Oh San Francisco. Oh El Nino. How I hate the two of you together. Rain has been a constant nag this photographic season in San Francisco. That doesn't mean photography is out of the question though! Often the best light is on the tail end of a storm, or even in the middle. Every system has gaps, and though the forecast called for some off-and-on drizzles during the day, we all know weathermen can be wrong. And, we also know that no matter what the weather does, we're able to teach the same concepts to our clients.
Phil and I met the group in Sausalito, under grey skies. We completed the orientation and set off for our first spot of the day, Fort Point. The great thing about the fort, other than its many potentially awesome photographic locations, is that it's indoors, and we won't be subject to the weather (which was looking to be really the worst during the early part of the day).
Once inside the fort, we broke the group up and took them to three of our favorite spots within the ancient brick walls, and went over as many photographic concepts as we could cover. Aperture. Shutter Speed. ISO. White Balance. Composition. We covered it all, including how they relate to one another, when to change them, and how they work in different situations. It's a lot of information early on, but we hit upon the same concepts the rest of the day, and by the end they all started to click.
After three hours in the fort, everyone had learned a lot, gotten some great shots, and got to explore a bit on their own in order to find their own unique takes on the old fortress.
Our next stop was lunch in Sausalito. We got our batteries charged, and allowed everyone to prepare for our last stop, Rodeo Beach.
The weather improved, rain had left, and there was even some little bits of light coming off the horizon. We could tell it was going to be nice after all! Phil and I walked out to the beach with the group, and got them in position to start to capture moving water within their images. We worked over every kind of possibility from the quick, to the middle of the road shots of 2-3 seconds, and right up into longer 20-30 second shots as the light faded.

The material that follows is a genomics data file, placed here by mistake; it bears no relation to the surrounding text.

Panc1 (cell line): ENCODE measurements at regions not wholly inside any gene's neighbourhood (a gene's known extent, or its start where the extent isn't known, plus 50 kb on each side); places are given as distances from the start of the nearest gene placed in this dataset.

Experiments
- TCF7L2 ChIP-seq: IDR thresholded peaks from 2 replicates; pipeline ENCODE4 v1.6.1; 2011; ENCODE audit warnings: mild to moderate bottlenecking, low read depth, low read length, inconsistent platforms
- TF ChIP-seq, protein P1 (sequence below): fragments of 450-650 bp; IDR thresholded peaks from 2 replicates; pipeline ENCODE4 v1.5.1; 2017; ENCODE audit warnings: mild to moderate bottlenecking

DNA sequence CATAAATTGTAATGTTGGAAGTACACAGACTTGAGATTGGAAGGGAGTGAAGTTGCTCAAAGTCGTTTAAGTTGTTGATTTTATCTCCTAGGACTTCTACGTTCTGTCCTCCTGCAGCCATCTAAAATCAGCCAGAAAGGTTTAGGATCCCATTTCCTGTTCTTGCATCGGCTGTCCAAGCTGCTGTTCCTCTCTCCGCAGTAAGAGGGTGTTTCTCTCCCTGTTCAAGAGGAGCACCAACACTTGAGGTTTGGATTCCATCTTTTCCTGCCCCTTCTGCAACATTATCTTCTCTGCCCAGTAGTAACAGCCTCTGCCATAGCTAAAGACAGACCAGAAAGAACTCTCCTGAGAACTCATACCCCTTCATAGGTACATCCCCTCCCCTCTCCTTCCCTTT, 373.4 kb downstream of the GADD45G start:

We always enjoy helping the class to utilize their filters (polarizers, ND, and graduated ND), to get the most out of their shots. We like to bring our own filters as well, to give those without a filter a chance to practice hands on with these little magic pieces of plastic. They do so much for an image... it's really fun to see peoples' reactions when they see what they've created with their camera.
As the workshop progresses, the cameras were changing from being a tool to a creative device, and you can see the minds turning with all the possibilities.
Our normal goal after sunset is to shoot the Golden Gate Bridge, but it was playing grab ass again with Karl the Fog, so no matter what angle we tried (north, south, high and low) we couldn't see the bridge to get any night shots. However, we did fill the whole time slot with awesome photography opportunities and some great learning.
It was a blast!
Until next time,
Brian, Phil, and the rest of the Aperture Academy team
P.S. If you'd like to join us at one of our workshops, you can find the schedule/sign up here.
NOTE: You can see more workshop photos below the comments.
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